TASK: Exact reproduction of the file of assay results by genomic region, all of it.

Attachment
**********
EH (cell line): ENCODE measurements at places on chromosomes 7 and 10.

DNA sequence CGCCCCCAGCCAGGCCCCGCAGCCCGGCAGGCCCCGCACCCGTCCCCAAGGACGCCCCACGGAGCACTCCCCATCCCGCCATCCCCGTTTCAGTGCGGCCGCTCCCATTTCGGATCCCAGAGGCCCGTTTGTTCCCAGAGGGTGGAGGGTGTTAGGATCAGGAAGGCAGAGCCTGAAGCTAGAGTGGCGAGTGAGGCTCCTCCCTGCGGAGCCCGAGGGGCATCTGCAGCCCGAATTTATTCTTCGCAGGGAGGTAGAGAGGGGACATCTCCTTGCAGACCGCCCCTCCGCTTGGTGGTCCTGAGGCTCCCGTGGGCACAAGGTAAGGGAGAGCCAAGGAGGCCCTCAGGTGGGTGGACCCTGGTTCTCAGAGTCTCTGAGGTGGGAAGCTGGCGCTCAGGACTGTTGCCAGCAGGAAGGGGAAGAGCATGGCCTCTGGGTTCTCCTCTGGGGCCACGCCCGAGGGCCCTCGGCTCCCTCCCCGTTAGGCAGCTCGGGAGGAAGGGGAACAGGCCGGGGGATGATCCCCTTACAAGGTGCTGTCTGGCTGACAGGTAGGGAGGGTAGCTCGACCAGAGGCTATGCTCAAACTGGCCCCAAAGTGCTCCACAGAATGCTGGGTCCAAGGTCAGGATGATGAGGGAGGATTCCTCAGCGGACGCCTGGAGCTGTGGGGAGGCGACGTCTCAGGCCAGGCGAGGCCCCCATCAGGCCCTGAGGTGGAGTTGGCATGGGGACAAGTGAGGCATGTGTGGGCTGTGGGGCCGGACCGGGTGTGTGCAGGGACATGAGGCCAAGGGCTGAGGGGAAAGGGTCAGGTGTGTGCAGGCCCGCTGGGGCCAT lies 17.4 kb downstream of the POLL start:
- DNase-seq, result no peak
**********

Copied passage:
EH (cell line): ENCODE measurements at places on chromosomes 7 and 10.

DNA sequence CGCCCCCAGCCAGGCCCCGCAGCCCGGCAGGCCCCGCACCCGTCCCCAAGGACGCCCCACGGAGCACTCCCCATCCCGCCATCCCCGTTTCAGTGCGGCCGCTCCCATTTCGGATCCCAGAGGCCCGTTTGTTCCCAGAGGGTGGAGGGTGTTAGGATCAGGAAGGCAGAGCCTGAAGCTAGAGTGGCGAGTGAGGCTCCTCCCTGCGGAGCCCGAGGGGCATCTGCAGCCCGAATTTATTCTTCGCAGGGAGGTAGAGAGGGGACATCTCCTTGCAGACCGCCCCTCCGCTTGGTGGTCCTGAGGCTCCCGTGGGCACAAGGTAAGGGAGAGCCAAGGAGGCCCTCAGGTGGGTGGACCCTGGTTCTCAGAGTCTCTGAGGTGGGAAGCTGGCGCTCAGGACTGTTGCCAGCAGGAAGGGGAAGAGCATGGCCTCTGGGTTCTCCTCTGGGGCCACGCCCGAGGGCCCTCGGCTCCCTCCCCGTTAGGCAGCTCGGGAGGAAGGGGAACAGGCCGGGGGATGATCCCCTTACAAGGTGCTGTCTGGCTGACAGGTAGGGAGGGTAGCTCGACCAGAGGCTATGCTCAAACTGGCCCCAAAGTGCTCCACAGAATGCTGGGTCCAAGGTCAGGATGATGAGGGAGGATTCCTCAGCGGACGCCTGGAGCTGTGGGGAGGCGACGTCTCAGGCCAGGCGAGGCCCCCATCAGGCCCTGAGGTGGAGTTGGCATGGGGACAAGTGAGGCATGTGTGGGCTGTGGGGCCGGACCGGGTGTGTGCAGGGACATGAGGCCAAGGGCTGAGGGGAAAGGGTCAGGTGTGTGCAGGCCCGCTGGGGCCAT lies 17.4 kb downstream of the POLL start:
- DNase-seq, result no peak